16 mm film on video
18:16 min., color, sound
Courtesy of the artist and Electronic Arts Inter- mix (EAI), New York
Best known for shorts that digitally manipulate movies and television shows, artist Takeshi Murata was born in 1974 in Chicago and now lives and works in upstate New York. He received his BFA in Film/Video/Animation from Rhode Island School of Design in 1997, before computers were introduced into the animation curriculum. Thus, he began his career working non-digitally, with frames of film. While more laborious, the physicality and rigor of this earlier process can be seen in his later work.
Murata also started out showing his work at film festivals, from the New York Underground Film Festival, Cracow Film Festival in Poland, and DOTMOV Festival in Tokyo to, eventually, the Sundance and New York Film Festivals. He found audiences at galleries and museums as well, including The Museum of Art and Design, New York; Hirshhorn Museum and Sculpture Garden, Washington, DC; and The Kitchen, New York, where he has had solo shows. His work also has been included in group exhibitions at the San Francisco Museum of Modern Art; Museo de Arte Latinoamericano de Buenos Aires, Argentina; Museum of Contemporary Art, Los Angeles; The Henry Art Gallery, Seattle; New Museum, New York; PS1, New York; Museum of Modern Art, New York; Museum of Fine Arts, Houston; and Contemporary Arts Center, Cincinnati.
Earlier works by Murata demonstrated his ability to create wonder and convey emotion using the simplest of forms. Melter 2 (2003) shows blobs of color that grow and morph from the shape of a flower to undulating waves. As music is an important influence in Murata’s practice, the video is set to an ambient soundtrack that complements the visuals with a synesthetic effect. Minimal white line drawings form on a black field in Homestead Grays (2008), then float or drop to the bottom of the screen and disappear. Although the imagery is non-representational, Murata’s style renders the marks animate and emotive as the drawings increase in number and evolve in complexity with wavy gray forms introduced intermittently.
Since his earlier works, Murata has become a pioneer in the field of “glitch art,” which employs computer faults and video compression to produce distorted pictures, otherwise known as “data moshing.” For example, Monster Movie (2005) features footage from Caveman, the 1981 comedy by Ringo Starr, which features a Sasquatch-like character. Murata transformed the monster into a mass of distorted pixels that swirl across the screen to a soundtrack of thrashing beats. In Untitled (Pink Dot) (2007), Murata also altered footage from a B-movie—Sylvester Stallone’s First Blood from 1982—and set the visuals to a pulsing, hypnotic score. As a bright pink circle flashes in the center of the frame, pixels of Stallone’s action sequences appear to ooze from the screen. Thus, gun fire and bursts of flames become painterly scenes of melting forms and flowing fields of colors.
Time Warp Experiment (2007) features the opening credits of the sitcom Three’s Company. The sequence is shown in slow motion and, rather than the theme song, it is accompanied by a distorted guitar soundtrack. We therefore are given a sinister introduction to John Ritter, Joyce DeWitt, and Suzanne Somers. Their slapstick comedy routines figure as dark and twisted when one takes in details of the actors’ exaggerated behavior and expressions.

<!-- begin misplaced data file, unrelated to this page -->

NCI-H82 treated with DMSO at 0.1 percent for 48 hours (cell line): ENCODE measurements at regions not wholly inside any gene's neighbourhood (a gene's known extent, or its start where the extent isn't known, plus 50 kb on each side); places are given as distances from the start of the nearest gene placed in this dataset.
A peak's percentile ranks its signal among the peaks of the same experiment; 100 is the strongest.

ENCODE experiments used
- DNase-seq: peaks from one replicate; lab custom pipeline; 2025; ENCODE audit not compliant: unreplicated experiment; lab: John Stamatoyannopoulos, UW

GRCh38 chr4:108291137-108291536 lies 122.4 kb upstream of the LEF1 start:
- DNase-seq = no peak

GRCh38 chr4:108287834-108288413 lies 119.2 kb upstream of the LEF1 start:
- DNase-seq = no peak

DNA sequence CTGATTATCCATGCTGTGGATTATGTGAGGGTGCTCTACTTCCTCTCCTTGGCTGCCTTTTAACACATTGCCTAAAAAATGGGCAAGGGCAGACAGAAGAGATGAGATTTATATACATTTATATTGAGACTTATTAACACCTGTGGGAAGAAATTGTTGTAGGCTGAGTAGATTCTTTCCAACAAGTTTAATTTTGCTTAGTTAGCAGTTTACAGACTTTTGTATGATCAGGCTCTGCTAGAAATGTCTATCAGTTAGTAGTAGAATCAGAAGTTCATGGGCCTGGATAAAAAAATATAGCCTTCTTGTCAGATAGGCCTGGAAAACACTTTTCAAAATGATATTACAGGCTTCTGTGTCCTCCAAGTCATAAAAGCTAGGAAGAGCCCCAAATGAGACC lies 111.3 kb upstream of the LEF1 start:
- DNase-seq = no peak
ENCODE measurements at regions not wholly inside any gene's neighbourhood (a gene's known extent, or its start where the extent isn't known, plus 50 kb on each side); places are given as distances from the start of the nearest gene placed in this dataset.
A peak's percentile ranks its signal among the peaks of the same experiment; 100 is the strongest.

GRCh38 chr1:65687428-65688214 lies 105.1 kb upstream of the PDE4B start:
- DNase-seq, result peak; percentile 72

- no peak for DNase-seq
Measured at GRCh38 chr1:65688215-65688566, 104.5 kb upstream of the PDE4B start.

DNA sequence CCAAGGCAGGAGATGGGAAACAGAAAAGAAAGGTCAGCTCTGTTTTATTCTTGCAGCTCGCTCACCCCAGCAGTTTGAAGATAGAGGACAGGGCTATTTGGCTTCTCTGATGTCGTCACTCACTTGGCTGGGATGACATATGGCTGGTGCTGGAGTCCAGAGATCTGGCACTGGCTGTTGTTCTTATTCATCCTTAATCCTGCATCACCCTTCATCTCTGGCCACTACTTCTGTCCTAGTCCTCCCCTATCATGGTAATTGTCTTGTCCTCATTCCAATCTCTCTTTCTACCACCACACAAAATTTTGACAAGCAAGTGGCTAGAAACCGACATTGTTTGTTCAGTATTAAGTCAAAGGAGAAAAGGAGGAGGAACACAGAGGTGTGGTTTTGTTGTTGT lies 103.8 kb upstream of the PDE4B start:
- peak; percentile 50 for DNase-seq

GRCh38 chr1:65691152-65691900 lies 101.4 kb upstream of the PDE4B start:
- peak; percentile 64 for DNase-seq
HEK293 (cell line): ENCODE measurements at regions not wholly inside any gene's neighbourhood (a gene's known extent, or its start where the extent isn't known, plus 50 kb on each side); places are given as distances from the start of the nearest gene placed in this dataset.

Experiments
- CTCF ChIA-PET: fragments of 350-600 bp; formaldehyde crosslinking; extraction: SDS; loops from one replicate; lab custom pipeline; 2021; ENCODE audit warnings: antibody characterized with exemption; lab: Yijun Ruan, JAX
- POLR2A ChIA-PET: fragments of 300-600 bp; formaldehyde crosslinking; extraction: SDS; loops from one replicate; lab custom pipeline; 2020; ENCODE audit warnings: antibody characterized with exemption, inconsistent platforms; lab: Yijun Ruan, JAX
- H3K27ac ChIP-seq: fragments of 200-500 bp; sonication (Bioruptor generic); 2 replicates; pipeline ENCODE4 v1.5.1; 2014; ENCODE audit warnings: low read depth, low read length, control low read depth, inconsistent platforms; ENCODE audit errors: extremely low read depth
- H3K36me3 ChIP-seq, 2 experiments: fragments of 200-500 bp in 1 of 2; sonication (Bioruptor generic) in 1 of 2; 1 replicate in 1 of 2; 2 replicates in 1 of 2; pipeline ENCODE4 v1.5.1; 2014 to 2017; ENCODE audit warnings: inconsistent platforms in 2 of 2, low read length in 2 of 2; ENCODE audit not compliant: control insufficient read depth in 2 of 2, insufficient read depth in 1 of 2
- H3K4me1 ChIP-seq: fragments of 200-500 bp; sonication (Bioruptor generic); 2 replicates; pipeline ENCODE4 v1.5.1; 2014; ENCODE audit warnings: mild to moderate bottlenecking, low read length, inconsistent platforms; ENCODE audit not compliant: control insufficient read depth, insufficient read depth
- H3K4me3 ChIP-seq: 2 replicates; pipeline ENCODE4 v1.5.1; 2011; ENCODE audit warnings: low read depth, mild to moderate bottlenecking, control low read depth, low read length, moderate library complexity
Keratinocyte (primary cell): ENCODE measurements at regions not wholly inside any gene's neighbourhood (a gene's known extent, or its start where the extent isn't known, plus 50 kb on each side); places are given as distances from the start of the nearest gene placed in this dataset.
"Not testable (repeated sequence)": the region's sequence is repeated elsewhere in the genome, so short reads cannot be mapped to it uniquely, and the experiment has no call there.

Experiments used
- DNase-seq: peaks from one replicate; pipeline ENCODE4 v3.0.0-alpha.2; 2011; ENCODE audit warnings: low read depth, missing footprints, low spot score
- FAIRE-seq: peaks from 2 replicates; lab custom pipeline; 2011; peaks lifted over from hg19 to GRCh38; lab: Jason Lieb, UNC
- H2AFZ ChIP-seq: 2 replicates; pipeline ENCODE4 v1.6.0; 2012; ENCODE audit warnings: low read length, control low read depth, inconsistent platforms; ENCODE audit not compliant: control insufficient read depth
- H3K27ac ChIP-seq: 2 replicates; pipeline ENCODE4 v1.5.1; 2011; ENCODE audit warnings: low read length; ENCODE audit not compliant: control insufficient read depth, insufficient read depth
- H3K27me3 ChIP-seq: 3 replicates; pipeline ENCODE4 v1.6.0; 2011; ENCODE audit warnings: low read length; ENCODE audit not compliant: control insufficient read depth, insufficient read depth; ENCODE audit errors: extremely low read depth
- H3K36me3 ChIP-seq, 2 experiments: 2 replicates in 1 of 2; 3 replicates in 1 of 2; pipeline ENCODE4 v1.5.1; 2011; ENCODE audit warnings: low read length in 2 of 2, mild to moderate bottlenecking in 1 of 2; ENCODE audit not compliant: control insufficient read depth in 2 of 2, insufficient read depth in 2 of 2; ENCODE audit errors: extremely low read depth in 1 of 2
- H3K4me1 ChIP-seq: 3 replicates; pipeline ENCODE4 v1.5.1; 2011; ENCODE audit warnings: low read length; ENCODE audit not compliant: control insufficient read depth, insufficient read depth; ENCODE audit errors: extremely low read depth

Murata’s practice has evolved beyond experiments in form. He also has created story-based animations, such as I, Popeye (2010), a postmodern tale starring the spinach-eating sailor.
The short CGI film follows a down-and-out Popeye. He is fired from his job at a canning factory and then evicted by his landlord. Later we find him sitting at the bedside of Bluto, who is on life support, and visiting the graves of Olive Oyl and Swee’Pea. After swallowing a can of spinach, he gains superhuman strength that he uses to destroy his home and finally hangs himself in despair. The final scenes, however, show Popeye full of life and with newfound vigor and freedom as he zips in a car through a vibrant abstract landscape.
Game shows also have inspired Murata, particularly the absurdities of the genre. No Match (2009), however, focuses on a peculiar moment, even for this type of program. In an apparently unaltered television clip, a contestant is shown on a Memory-like game show. Words and numbers in a grid are momentarily revealed and the challenge is to remember their location to find the matches. Stunningly, the man never is able to find a match over the course of 999 seconds (approximately seventeen minutes), and we hear Alex Trebek announce repeatedly, “no match, no match…,” as the contestant perpetually struggles.
Rather than the game, Infinite Doors (2010) features the prizes. Several clips from the Price is Right show sliding doors that open to reveal a string of prizes—board games, furniture, a piano, a camping trailer, jet skis, and so on. Applause seems to grow with each announcement, and Murata builds up tension that is released through a climactic ending—repeated reveals of the ultimate prize: “A New Car!”
The seemingly endless succession of doors sliding open to reveal prizes has the effect of nesting dolls, as “Barker’s Beauties” continuously present a different reward every second. Moreover, the animated voice of the announcer, incessant applause of the audience, and zooming in of the camera throw the emotional manipulation of game show culture into sharp relief. Murata’s Infinite Doors demonstrates how an overload of visual cues can make everyday objects appear extraordinary and create desire for items you never knew you wanted.—Kanitra Fletcher